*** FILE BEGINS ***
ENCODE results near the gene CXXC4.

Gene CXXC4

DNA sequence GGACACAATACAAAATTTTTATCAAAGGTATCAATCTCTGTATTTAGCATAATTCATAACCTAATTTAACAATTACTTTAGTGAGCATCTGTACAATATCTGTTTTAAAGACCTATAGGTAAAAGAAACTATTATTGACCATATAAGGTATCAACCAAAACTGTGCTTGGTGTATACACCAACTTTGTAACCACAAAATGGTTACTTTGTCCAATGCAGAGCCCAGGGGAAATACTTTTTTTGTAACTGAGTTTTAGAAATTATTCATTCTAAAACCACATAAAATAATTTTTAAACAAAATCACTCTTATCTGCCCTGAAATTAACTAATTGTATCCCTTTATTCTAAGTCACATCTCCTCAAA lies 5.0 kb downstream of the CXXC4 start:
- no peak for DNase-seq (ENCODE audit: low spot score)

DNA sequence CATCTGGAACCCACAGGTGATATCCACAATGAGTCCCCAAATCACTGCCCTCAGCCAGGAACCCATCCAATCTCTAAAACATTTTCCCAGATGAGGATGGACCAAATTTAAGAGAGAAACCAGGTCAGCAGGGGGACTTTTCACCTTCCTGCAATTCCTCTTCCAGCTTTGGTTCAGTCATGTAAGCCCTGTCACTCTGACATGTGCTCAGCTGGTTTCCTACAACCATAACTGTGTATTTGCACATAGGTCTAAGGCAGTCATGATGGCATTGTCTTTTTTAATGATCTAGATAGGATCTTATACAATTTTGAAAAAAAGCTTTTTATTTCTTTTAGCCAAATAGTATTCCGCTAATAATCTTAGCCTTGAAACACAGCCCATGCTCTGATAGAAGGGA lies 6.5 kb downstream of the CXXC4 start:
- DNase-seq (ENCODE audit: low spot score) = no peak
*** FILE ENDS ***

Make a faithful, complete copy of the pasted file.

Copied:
ENCODE results near the gene CXXC4.

Gene CXXC4

DNA sequence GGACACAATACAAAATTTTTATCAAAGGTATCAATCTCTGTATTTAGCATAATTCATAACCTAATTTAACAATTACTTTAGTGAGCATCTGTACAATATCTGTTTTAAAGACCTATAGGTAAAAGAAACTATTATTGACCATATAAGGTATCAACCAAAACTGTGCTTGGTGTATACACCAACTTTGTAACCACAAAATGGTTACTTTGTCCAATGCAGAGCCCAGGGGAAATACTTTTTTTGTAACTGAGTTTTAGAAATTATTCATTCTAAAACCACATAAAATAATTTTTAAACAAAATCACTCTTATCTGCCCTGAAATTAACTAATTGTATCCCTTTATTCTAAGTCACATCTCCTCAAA lies 5.0 kb downstream of the CXXC4 start:
- no peak for DNase-seq (ENCODE audit: low spot score)

DNA sequence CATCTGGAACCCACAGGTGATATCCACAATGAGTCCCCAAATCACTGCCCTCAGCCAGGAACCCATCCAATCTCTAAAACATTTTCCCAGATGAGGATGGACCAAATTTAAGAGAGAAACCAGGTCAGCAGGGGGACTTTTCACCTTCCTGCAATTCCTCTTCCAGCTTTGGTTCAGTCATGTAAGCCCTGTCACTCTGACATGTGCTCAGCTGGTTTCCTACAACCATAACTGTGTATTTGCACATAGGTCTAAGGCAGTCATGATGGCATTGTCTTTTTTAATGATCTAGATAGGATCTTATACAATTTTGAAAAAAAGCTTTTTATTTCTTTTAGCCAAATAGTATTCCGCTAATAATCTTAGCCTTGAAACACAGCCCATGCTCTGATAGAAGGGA lies 6.5 kb downstream of the CXXC4 start:
- DNase-seq (ENCODE audit: low spot score) = no peak